On International Women’s Day, I saluted my mom, a good representative of all the women who struggle to raise and educate healthy children and provide them with the tools needed to deal with racism and other obstacles in life. She was one of the countless women who cook, clean, and iron; care for elders; help raise neighborhood children in need, as well as helping with their grandchildren. The neighborhood women who garden for food & beauty; pick, pickle & can what they grow for winter meals; cook from scratch, every single day; work outside the house to pay for “extras” like art supplies, swimming & piano lessons, sports gear, etc.
Women who believed that love was shown, not spoken, but sometimes spoke it just for our sakes. A woman who loved music but only shyly sang; who baked for pleasure and to express love, a true homebody, yet my mother also boldly fought for us, privately and publicly. She would fight police for our sakes but made it clear that if we ever wound up in jail, she’d only visit if we were serious political prisoners “on the level of MLK and Malcolm, honey, or else you’d better stay out of trouble!” Still, when I was involved in protests, she sent food. She worried for the occupiers on Alcatraz like they were her own children, but her eyes watered with pride that The People were standing up in that way again.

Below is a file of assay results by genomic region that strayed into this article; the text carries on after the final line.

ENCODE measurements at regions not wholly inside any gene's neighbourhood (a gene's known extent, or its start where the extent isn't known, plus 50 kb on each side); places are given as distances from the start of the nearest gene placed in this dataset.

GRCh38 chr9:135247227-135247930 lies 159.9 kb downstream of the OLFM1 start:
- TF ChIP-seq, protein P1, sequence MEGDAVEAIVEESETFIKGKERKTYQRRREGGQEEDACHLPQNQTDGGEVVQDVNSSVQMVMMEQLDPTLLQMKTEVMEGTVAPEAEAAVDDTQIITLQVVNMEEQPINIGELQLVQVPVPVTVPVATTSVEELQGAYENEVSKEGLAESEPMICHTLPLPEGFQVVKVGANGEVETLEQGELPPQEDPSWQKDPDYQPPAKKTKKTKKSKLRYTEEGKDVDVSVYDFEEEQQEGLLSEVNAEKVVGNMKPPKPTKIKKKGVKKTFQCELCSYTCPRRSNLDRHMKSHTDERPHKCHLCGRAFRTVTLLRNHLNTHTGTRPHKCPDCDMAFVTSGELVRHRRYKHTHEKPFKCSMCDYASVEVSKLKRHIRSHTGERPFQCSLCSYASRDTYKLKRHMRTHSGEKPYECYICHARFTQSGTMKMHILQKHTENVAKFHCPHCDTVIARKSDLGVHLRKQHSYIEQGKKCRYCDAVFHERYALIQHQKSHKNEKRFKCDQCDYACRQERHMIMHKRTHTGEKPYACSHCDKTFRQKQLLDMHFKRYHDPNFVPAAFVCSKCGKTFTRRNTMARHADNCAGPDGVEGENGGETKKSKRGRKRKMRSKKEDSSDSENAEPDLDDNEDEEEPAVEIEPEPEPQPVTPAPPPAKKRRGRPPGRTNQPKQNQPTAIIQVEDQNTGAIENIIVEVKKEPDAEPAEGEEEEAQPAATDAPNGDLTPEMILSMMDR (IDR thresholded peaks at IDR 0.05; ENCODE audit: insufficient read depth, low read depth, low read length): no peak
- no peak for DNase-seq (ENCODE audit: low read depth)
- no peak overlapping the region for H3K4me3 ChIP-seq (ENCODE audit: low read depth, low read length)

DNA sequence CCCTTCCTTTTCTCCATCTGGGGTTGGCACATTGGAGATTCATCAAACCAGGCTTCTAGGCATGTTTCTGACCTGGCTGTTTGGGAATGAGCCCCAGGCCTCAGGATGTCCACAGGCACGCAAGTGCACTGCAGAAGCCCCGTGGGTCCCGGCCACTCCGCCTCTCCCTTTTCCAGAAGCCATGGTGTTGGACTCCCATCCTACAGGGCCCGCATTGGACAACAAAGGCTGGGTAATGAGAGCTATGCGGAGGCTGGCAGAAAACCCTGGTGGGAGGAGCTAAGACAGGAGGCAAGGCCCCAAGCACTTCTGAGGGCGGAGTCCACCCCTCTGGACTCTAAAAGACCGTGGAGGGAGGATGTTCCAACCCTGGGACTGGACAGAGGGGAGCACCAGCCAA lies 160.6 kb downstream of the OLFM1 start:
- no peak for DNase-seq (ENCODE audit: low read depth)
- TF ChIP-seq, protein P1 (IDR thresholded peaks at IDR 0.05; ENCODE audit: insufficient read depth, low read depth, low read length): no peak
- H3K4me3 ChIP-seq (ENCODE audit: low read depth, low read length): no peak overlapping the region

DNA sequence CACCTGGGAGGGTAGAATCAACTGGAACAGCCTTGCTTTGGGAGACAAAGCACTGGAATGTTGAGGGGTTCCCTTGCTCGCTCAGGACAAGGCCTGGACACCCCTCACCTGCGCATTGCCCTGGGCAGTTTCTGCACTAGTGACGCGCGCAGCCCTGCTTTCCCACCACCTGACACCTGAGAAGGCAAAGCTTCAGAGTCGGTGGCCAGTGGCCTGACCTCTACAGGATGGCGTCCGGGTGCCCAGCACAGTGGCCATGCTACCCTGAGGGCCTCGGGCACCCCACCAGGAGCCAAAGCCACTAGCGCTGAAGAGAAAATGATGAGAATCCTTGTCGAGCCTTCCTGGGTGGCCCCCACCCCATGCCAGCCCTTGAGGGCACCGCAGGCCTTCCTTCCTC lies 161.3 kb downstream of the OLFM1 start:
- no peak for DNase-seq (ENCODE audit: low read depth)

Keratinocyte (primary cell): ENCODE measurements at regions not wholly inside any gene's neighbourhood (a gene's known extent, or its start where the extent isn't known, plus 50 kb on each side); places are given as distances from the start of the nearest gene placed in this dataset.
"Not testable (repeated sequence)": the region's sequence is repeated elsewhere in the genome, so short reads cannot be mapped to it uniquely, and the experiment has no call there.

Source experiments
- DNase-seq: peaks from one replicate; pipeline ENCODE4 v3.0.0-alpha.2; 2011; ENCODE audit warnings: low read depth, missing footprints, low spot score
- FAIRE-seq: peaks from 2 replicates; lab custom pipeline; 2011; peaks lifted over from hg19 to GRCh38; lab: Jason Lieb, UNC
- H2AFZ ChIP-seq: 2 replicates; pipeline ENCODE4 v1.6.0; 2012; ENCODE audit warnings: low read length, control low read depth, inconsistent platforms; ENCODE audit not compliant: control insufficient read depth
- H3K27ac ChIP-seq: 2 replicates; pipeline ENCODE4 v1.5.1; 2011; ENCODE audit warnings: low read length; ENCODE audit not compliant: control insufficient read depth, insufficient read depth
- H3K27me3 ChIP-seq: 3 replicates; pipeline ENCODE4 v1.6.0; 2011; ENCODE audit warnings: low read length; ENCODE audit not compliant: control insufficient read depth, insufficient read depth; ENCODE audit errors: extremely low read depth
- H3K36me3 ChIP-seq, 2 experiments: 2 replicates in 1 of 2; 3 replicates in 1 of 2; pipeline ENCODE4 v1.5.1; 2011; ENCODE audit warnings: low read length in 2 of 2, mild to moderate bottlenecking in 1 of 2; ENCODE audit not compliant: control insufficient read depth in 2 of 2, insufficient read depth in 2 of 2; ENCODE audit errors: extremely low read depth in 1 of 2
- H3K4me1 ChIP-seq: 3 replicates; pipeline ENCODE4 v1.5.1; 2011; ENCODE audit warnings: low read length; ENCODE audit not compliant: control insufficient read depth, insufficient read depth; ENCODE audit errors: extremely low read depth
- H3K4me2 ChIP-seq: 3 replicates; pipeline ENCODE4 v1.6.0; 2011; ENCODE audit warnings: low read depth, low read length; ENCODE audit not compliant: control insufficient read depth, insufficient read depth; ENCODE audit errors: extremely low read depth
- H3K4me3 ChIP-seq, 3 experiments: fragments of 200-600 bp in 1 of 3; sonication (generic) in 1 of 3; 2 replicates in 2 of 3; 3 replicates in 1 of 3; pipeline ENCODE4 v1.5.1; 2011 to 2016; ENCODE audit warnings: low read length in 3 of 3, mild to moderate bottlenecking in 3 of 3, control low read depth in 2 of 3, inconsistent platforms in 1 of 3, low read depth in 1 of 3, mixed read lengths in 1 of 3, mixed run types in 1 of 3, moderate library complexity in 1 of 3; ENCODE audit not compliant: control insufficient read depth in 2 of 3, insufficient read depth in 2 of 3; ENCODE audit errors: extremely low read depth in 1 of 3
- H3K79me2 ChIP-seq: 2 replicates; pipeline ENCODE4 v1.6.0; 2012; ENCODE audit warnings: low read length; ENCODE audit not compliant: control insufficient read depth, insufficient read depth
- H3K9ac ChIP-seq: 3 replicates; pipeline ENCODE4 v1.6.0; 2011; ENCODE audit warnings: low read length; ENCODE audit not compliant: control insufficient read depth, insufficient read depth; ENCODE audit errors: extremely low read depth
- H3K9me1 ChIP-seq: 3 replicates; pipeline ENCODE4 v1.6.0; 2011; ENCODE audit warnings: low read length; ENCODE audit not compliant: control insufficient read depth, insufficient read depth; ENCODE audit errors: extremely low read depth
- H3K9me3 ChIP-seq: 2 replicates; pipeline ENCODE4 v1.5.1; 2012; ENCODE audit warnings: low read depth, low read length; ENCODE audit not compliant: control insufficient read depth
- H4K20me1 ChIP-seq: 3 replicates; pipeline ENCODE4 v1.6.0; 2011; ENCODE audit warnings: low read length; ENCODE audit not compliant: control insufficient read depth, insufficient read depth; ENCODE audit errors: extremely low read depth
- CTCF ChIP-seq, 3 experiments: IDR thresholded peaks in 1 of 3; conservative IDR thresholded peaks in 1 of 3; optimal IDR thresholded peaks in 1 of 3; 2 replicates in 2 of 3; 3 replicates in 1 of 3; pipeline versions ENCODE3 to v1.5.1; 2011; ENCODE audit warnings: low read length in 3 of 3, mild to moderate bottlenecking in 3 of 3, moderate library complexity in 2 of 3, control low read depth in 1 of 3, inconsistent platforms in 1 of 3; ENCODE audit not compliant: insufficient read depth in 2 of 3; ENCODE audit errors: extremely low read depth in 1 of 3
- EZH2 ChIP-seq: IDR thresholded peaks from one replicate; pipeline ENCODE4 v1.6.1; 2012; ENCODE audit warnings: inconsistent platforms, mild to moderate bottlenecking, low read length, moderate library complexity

She read constantly, mostly for pleasure and to better understand how to maneuver around the systems that oppressed her and threatened her loved ones. She supported other women who struggled, taught me the history of unions and suffrage, and honored the likes of folk like Harriet Tubman,Paul Robeson, Helen Keller, Mary McLeod Bethune, Ida B. Wells, Marian Anderson, and for her, “St.” Fannie Lou Hamer. I grew up knowing the real stories of Native America, and what we were being told at school was supplemented with the stories of her people. We were taught to be respectful, but question outside authority, especially institutions. She was an introvert who cared about people and showed up for them and made herself fierce on behalf of what was right. She was also humble enough to apologize when wrong and try to step outside of her comfort zone to “walk a mile in another person’s moccasins.”
Mom was one of those millions upon millions of women who go unrecognized outside of their families: women who did not gladly suffer fools, were seldom “sweet”, but were always “good.” That legion of women who always tried to do what they thought was right for their families and the world. Women who understood at the core of their beings that we are all related.
She is the spirit of a billion women we honor today and should honor every day. We aspire to their strength and love and devotion.
Pẹlu ọlá ati ọwọ: às̩e̩